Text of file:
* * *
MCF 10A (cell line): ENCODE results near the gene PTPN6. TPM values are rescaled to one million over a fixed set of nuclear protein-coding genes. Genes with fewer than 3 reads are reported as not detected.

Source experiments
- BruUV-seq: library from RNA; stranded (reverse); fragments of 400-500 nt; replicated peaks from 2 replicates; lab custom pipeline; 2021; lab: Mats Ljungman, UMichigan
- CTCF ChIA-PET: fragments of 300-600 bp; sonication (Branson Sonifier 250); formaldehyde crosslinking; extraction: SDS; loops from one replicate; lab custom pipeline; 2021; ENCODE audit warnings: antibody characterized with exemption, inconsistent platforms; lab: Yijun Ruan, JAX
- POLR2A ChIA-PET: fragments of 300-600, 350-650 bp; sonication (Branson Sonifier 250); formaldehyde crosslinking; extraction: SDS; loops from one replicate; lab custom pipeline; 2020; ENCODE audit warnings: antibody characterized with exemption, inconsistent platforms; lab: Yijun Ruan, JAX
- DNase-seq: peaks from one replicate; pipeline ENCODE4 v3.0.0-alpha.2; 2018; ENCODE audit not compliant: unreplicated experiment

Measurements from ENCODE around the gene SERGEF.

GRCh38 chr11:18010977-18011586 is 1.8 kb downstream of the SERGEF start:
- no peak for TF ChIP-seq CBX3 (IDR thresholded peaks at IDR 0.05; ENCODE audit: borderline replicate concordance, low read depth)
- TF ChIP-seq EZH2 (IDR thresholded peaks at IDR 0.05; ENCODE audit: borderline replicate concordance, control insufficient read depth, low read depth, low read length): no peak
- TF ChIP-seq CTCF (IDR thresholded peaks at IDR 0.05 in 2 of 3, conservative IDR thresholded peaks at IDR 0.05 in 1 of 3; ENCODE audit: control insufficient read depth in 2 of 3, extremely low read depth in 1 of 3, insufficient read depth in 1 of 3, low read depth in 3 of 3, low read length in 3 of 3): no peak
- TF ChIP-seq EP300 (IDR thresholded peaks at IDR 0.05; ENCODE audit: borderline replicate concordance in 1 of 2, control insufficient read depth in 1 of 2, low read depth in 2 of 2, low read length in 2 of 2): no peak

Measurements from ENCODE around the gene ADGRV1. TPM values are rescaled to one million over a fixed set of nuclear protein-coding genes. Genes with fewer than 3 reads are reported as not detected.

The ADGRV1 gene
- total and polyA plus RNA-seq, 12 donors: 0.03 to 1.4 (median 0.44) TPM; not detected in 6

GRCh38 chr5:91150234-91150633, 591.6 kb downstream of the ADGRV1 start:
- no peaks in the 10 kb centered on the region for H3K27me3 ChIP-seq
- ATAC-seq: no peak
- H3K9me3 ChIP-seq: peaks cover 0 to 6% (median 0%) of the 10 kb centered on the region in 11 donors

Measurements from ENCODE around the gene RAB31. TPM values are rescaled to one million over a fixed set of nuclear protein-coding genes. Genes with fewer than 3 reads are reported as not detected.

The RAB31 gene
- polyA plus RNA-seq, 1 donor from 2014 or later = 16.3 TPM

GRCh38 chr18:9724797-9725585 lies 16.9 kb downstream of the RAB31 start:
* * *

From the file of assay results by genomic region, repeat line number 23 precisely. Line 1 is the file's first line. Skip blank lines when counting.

GRCh38 chr18:9724797-9725585 lies 16.9 kb downstream of the RAB31 start: